The age-old question has resurfaced once again … would you rather have Mookie Betts or Mike Trout? Only in Boston can such a ridiculous question be posed.
With the Boston Red Sox in Los Angeles dominating the Angels, The Boston Globe reporter Nick Cafardo took the opportunity to pose a question that even the most intelligent baseball minds wouldn’t be able to answer unanimously.
Mookie Betts or Mike Trout: Who gets the nod? https://t.co/duyDi7aGno
— The Boston Globe (@BostonGlobe) April 18, 2018
Let’s be clear, I’m not going to sit here and say that I’m objective when it comes to writing about the New York Yankees because I’m not. I am a Yankees fan. I write my articles for other Yankees fans. So yes, sometimes I may have my pinstripe glasses on and see the best of a Yankees situation rather than the worst.
I also believe the age of “unbiased journalism” is over and fans are going to flock to in-depth coverage of their own teams because it’s growing increasingly accessible.
So, when I see other articles that skew towards the writer’s team, I don’t say, “that person’s opinion is irrelevant because they’re biased.” I say, “that person is looking at a situation with his team and how it will work out in a positive way for them.”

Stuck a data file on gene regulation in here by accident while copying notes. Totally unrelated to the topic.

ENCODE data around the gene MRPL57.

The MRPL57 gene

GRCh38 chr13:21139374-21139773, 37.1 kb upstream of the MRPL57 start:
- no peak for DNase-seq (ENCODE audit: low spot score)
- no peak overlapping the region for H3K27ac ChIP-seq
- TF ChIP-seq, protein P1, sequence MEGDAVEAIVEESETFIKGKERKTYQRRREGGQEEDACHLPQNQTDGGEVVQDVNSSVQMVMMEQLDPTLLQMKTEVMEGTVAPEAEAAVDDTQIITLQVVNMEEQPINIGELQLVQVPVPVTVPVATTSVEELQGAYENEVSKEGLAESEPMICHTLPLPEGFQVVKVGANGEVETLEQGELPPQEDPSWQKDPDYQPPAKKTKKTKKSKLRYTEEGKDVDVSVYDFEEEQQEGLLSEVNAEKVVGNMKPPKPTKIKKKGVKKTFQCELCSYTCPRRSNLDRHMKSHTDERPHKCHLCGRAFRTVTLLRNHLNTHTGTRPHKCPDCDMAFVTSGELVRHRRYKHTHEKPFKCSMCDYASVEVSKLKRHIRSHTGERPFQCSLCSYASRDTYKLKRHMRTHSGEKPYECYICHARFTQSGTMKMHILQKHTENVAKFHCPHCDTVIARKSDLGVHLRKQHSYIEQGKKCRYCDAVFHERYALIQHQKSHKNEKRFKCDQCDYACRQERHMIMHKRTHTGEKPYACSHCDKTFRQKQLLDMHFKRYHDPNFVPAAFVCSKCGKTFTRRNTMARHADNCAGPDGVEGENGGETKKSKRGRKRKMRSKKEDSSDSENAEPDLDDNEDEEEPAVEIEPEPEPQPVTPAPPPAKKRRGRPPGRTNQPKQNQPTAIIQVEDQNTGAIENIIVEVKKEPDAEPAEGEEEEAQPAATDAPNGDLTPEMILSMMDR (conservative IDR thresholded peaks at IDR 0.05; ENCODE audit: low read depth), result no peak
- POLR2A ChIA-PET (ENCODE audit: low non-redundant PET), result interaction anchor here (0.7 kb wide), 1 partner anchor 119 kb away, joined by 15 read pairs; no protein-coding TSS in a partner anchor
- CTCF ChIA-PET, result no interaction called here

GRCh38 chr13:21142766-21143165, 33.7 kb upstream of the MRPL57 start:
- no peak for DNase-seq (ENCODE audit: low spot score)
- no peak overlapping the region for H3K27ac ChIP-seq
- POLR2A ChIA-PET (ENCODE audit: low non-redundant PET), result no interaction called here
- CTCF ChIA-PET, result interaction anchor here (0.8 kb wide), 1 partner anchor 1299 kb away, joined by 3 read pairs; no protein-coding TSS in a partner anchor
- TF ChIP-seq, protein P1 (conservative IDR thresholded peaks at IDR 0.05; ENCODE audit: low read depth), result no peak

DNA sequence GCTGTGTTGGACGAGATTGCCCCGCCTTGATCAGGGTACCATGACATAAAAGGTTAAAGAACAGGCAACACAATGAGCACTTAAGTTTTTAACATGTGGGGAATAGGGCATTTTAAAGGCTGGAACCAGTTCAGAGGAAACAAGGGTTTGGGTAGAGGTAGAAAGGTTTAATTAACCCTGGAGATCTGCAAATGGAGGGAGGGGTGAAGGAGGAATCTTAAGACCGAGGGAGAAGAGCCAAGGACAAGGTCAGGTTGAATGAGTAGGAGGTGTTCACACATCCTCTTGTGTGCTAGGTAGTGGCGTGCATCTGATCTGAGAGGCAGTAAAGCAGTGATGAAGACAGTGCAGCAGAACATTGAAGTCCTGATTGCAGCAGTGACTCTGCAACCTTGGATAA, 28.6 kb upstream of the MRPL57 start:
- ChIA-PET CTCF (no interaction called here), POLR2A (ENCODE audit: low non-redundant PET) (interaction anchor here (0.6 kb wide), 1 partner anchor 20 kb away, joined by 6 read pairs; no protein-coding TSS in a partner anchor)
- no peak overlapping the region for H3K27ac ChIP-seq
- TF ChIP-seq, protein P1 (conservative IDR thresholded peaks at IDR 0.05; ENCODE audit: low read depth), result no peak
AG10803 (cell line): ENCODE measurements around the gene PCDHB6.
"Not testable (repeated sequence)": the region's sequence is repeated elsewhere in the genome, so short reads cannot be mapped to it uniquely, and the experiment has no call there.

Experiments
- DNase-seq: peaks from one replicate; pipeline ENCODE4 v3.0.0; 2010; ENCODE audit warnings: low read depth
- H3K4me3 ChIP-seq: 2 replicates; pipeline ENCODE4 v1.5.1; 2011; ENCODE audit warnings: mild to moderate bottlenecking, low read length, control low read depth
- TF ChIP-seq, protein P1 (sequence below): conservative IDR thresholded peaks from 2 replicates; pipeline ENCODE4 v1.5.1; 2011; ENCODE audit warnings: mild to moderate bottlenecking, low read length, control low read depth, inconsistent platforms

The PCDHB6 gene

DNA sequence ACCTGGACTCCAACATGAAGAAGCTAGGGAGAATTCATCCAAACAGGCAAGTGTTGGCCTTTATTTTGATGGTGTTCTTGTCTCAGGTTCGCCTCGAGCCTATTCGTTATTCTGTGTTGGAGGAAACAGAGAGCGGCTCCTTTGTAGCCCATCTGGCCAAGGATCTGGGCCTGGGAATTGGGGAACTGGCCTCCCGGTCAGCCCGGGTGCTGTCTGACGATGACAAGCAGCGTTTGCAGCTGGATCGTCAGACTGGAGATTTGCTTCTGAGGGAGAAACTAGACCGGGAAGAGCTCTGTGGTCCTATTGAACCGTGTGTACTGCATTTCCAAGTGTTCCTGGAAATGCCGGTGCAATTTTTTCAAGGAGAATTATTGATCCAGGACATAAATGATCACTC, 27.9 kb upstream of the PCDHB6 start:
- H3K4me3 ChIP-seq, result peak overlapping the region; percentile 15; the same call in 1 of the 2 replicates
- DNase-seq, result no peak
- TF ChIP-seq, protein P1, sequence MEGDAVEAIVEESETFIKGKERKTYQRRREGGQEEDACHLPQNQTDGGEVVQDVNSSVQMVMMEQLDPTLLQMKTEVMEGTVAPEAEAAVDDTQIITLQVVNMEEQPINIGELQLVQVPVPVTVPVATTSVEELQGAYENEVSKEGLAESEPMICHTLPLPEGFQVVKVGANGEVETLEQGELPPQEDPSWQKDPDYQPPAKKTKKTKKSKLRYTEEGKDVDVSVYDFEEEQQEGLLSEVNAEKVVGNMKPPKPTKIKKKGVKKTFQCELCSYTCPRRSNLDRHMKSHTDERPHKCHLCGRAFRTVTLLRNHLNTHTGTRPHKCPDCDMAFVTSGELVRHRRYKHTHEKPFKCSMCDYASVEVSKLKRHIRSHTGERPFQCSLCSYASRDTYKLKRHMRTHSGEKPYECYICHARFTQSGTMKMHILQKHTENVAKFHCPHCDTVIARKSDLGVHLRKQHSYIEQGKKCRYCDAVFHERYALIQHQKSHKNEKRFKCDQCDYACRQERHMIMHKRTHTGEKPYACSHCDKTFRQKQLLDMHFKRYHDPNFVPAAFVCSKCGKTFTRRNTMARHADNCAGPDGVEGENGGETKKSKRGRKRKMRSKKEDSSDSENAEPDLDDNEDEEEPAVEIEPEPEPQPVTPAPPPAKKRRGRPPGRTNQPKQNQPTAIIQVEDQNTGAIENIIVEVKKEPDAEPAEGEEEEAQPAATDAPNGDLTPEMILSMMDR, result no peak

But even as a Red Sox writer, posing the question that Mookie Betts is someone that you would rather have over Mike Trout is just absolutely ridiculous.
Yes, Betts is a great player. He puts the bat on the ball, he plays great defense, he runs well, and he’s clearly hitting for power this year after smacking three home runs in the first game of the series with the Angels. The fact that the Red Sox outfielder is one of my least favorite players in the league should be plenty of proof as to how highly I regard his ability.
But Mookie Betts is not Mike Trout.
Mike Trout is the prototype baseball player. If you operated a baseball lab with the sole mission of spitting out true five-tool players, Trout is the blueprint. He plays in his own stratosphere of which only a handful, Betts included, are able to sniff.
Not only is Trout unequivocally better than everyone else in the league, he is consistently great every year. In his eight major league seasons, Trout has come in fourth or better every year in the MVP race but his first, in which he only played 40 games. Even the fourth place finish in 2017 only happened because he missed nearly 50 games with injury. Every other year in which he has played a full season, he finished either first or second.
If Mike Trout was given the MVP award every single year that he was eligible, nobody would even think twice about it.
Sure, Betts is a great player. He’s going to have a great career, likely at the expense of the Yankees and other AL East foes. But to even consider taking him over Mike Trout is absolutely ridiculous. And to Cafardo’s credit, he acknowledged that Trout was better, even if he did a caveat that Betts was closing the gap quickly.
I have a hard time imagining a scenario where Mookie Betts surpasses Mike Trout in anything besides gut-wrenching losses to the New York Yankees.